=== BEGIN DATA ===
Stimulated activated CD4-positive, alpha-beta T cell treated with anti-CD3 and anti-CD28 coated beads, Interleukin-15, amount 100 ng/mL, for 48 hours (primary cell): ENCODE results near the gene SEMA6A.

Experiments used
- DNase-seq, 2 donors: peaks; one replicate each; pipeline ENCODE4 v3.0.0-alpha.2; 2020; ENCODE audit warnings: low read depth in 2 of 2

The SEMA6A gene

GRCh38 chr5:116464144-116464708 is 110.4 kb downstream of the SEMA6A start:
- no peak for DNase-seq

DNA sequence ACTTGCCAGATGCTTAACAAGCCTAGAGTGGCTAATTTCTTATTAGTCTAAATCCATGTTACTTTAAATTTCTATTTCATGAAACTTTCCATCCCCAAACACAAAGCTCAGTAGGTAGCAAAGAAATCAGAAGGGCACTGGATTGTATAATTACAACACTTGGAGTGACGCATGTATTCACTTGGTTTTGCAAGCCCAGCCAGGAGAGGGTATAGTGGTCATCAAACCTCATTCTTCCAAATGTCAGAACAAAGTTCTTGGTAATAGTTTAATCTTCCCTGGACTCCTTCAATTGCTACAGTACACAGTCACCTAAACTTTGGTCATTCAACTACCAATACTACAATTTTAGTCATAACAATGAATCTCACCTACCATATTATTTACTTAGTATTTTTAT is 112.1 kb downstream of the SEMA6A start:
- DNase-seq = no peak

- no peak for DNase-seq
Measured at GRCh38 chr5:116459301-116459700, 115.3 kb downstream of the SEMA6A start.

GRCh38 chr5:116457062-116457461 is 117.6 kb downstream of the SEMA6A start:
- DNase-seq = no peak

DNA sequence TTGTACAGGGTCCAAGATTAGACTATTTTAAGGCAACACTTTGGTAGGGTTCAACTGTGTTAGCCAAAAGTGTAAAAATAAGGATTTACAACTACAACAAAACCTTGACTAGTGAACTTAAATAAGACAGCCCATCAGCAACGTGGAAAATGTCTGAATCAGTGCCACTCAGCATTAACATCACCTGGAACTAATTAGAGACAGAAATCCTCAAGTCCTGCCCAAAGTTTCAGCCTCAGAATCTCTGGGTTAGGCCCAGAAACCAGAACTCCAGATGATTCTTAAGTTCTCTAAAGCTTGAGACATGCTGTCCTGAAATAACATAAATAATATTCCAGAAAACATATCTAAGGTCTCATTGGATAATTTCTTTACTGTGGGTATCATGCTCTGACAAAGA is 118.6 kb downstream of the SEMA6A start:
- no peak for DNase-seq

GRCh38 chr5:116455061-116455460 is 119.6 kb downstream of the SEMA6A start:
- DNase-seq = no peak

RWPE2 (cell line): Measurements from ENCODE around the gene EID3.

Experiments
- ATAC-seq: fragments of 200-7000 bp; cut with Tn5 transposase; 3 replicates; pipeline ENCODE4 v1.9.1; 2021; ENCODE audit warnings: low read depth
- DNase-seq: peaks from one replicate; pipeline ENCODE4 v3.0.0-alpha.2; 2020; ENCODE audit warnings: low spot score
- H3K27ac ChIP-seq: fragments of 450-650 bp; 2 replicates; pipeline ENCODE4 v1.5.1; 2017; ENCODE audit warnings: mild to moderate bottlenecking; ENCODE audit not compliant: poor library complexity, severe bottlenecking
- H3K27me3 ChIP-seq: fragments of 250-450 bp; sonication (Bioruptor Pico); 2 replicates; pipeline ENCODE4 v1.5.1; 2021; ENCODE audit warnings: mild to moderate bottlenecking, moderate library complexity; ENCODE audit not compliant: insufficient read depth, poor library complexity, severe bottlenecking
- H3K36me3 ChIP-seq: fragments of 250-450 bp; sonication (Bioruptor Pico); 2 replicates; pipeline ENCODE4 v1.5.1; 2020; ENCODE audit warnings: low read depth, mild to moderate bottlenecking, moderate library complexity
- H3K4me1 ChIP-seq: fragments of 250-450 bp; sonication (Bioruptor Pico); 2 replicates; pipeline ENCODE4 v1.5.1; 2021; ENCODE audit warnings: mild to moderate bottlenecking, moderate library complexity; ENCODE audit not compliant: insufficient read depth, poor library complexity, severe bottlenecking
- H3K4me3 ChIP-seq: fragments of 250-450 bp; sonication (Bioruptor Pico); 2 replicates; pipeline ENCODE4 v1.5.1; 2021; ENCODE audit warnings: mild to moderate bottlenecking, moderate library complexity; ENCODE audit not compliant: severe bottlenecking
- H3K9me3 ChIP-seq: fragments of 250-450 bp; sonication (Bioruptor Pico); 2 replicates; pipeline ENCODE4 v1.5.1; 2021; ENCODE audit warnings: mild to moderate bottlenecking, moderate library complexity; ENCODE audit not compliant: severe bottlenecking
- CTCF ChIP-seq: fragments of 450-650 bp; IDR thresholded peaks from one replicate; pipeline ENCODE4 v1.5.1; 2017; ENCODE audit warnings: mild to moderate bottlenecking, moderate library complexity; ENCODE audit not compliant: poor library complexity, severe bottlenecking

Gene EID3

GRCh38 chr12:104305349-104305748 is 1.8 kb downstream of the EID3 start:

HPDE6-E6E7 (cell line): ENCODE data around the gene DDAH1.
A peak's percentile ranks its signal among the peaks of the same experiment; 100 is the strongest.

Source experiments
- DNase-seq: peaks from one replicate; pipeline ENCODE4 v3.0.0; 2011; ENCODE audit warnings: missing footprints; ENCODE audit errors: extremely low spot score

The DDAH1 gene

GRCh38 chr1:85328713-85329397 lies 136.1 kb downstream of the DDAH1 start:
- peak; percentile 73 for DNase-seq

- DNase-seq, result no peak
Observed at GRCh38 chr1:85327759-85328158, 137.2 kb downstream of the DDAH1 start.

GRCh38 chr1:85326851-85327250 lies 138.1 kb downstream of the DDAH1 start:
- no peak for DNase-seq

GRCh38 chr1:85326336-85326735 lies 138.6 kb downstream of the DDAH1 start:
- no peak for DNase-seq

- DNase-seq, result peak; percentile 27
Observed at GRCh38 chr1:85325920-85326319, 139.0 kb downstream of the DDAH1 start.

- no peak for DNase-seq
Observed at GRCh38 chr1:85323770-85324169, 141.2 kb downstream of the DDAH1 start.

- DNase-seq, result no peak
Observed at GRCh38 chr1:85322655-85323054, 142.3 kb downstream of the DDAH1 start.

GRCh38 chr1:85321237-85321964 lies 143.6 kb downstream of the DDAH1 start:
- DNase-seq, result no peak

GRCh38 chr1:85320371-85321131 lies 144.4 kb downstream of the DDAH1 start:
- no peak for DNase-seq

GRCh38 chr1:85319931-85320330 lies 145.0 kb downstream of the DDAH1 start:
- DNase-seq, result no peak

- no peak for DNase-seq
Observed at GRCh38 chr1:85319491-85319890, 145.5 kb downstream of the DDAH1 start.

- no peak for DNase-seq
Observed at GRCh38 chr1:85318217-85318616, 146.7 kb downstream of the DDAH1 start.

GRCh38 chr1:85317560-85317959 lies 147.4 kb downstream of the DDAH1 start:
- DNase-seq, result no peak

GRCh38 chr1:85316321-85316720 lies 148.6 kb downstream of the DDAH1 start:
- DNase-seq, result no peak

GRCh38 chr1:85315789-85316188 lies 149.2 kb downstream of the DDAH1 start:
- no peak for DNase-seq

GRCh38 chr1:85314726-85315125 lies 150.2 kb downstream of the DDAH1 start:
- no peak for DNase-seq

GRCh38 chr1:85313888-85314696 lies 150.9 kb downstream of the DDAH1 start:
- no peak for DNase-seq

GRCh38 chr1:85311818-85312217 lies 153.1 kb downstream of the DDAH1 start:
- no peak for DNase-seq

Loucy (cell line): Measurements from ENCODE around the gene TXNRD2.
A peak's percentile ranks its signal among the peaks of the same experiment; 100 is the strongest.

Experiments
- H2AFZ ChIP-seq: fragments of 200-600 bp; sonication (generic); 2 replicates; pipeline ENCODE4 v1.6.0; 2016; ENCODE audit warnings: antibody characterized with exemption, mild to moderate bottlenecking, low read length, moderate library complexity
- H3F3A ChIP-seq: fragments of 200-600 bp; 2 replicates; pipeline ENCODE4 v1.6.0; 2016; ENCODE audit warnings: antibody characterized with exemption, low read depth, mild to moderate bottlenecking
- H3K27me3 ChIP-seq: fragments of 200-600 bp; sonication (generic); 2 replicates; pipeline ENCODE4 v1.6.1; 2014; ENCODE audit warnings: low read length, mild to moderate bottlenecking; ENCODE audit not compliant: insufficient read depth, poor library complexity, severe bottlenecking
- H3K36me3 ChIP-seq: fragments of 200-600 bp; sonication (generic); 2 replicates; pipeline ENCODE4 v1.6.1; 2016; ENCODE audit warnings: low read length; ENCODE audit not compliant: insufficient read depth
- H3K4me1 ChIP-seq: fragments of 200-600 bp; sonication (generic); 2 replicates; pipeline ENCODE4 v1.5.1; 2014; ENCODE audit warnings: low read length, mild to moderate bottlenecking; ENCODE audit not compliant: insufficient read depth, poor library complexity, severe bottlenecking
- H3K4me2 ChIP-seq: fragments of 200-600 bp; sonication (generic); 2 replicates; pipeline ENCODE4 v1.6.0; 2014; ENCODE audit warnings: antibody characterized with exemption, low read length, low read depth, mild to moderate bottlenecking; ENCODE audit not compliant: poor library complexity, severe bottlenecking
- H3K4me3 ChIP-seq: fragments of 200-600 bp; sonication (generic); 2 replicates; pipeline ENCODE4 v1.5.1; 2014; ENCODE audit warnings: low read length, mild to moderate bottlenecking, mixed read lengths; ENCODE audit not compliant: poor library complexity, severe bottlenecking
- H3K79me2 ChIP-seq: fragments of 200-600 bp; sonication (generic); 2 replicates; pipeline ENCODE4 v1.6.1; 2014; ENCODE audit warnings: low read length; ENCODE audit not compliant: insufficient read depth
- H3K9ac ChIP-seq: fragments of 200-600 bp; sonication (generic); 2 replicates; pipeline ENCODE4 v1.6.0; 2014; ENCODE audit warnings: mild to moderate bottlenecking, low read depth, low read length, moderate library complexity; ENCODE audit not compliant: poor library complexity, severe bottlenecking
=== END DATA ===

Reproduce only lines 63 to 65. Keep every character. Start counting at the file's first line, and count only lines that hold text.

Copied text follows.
GRCh38 chr1:85315789-85316188 lies 149.2 kb downstream of the DDAH1 start:
- no peak for DNase-seq

GRCh38 chr1:85314726-85315125 lies 150.2 kb downstream of the DDAH1 start: